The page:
For a start forget everything you think you know about Tenerife if at the mere mention of the name your first thought is ‘yeeuch’ accompanied by visions of of an island developed purely for tourism that is full of Brit bars packed with sunburnt, beer-bellied blokes in football shirts.
Tenerife was formed around 7 million years ago and was originally inhabited by a primitive race, the Guanche, whose origins are still the topic of heated debate even though it’s generally believed that they came from North Africa.
Tenerife’s history runs parallel with America’s. Columbus passed this way en route to discovering the Americas but the natives were revolting and Mount Teide erupting so understandably he didn’t bother stopping. However, Tenerife occupied a strategic position and it wasn’t long before a conquering army of international mercenaries ran roughshod over the Guanches and claimed Tenerife in the name of Spain in 1496.
The island’s new settlers were a mix of Spanish, Portuguese, Flemish, Italians and British which over the years created a cultural identity that remains aloof from mainland Spain’s. This cocktail was spiced up when many Canarios emigrated to South America during hard times to return in the second half ofthe 20th century as rich ‘Indianos’ bringing a sexy slice of South American influences with them. These influences have fashioned much of the culture of modern day Tenerife – at the countless fiestas the music played is Latino and the dancing salsa.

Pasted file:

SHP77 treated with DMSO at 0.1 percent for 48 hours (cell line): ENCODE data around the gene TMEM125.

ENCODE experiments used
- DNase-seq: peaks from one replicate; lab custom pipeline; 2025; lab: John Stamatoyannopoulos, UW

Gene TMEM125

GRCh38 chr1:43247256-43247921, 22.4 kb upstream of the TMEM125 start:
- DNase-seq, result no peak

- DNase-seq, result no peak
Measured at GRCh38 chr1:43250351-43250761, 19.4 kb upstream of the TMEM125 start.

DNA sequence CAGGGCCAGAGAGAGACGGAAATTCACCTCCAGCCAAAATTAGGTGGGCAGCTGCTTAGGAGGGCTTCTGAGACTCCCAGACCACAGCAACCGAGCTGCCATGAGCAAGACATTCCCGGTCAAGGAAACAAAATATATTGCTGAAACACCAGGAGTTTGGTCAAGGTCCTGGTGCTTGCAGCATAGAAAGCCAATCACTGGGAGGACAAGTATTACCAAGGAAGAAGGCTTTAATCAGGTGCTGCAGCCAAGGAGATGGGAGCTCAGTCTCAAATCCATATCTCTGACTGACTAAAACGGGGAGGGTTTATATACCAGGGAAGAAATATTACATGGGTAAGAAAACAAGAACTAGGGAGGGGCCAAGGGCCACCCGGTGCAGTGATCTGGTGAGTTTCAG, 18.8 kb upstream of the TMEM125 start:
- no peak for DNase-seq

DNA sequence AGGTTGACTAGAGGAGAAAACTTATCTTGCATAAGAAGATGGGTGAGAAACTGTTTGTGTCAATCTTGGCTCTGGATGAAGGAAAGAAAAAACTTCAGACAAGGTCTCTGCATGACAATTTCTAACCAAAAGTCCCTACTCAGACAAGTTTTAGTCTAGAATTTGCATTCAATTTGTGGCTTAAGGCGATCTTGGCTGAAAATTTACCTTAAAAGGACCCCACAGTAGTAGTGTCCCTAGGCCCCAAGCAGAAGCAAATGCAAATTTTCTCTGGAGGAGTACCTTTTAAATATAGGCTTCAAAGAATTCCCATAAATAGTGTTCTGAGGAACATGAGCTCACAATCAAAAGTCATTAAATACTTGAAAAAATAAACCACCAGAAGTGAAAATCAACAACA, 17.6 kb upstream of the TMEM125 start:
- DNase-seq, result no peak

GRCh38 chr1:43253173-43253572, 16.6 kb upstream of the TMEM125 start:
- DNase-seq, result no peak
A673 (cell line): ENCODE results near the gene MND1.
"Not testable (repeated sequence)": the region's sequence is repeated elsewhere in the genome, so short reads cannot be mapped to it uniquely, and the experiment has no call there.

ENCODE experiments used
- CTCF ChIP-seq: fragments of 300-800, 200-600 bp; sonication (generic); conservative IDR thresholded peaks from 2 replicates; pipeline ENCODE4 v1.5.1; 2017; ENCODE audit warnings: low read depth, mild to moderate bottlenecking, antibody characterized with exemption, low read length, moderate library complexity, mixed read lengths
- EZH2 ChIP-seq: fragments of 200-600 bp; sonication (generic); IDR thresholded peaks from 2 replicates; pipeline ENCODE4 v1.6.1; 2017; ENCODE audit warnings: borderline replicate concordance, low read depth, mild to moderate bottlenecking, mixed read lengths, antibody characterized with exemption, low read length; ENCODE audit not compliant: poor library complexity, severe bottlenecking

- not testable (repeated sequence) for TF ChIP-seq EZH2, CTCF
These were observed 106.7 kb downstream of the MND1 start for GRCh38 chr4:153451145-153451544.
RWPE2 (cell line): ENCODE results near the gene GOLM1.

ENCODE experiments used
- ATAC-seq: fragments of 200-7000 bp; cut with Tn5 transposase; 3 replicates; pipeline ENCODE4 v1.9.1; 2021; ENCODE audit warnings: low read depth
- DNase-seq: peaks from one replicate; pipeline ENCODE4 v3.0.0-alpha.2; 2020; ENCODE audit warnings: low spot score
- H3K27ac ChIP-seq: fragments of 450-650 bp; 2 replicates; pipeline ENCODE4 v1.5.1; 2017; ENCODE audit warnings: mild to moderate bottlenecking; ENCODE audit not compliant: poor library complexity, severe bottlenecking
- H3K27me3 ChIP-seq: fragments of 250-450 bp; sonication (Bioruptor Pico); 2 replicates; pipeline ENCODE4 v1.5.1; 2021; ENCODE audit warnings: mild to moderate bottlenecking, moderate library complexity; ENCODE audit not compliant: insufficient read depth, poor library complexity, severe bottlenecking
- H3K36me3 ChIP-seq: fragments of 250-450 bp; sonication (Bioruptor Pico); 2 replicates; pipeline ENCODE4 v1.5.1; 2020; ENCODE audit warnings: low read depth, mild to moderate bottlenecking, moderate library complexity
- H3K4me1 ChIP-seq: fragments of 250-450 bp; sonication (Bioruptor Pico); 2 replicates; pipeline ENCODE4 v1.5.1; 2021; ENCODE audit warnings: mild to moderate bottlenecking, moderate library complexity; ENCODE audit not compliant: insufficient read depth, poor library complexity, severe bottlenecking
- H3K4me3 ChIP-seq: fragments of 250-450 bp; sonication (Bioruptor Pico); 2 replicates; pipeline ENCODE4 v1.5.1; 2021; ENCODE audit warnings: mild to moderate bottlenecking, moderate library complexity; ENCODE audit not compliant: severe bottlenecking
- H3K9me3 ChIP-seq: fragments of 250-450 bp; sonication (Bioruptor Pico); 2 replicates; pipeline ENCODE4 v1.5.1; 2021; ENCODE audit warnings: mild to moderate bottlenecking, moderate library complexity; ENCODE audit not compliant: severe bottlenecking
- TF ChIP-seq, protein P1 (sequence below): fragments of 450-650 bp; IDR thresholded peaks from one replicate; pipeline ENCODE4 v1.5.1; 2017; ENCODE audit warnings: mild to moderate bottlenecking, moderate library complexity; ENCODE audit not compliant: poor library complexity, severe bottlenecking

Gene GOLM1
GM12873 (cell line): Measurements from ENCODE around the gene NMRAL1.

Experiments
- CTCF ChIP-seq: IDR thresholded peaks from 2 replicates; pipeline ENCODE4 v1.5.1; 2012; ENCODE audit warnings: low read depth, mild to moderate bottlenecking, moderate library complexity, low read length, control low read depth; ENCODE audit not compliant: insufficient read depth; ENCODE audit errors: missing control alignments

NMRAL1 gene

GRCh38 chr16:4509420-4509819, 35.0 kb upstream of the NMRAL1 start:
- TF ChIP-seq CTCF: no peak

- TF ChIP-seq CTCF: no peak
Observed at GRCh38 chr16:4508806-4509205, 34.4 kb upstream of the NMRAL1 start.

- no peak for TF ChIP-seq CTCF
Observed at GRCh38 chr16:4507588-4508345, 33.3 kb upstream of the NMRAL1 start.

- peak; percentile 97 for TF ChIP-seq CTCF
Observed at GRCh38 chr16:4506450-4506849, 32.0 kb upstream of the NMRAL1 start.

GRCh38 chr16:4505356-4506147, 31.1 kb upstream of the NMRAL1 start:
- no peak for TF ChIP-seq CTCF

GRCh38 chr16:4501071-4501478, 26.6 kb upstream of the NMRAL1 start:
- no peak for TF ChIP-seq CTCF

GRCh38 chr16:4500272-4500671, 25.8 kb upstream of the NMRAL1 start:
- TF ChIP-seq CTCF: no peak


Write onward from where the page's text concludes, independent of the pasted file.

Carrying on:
Similarly, the landscape defies pigeon-holing as well as it is characterised by great swathes of pine forests, surreal volcanic plains, ancient laurel forests, arid badlands, deep ravines, sub-tropical valleys and of course that iconic volcano and Spain’s highest peak, Mount Teide.
The rise of mass tourism in the 1970s clearly had a profound affect on the island’s fortunes…but not its culture. Ironically, the area craved by tourists for its almost guaranteed sunshine and lack of rain was the area that was of little or no use to farmers – the arid badlands. Historically few people lived there, so the development of purpose-built resorts occurred away from where most Canarios lived anyway. In many ways it has been a win-win situation with the new and, geographically speaking, much smaller tourist face of Tenerife existing symbiotically with the traditional Tenerife even though they often have little to do with each other.
The real Tenerife is a land whose micro-climates have created a diverse and breathtaking range of scenic delights populated by a people whose culture is a mix of Spanish and South American with a soupçon of African. The real Tenerife is exciting and unique…and yet many visitors don’t come close to experiencing it.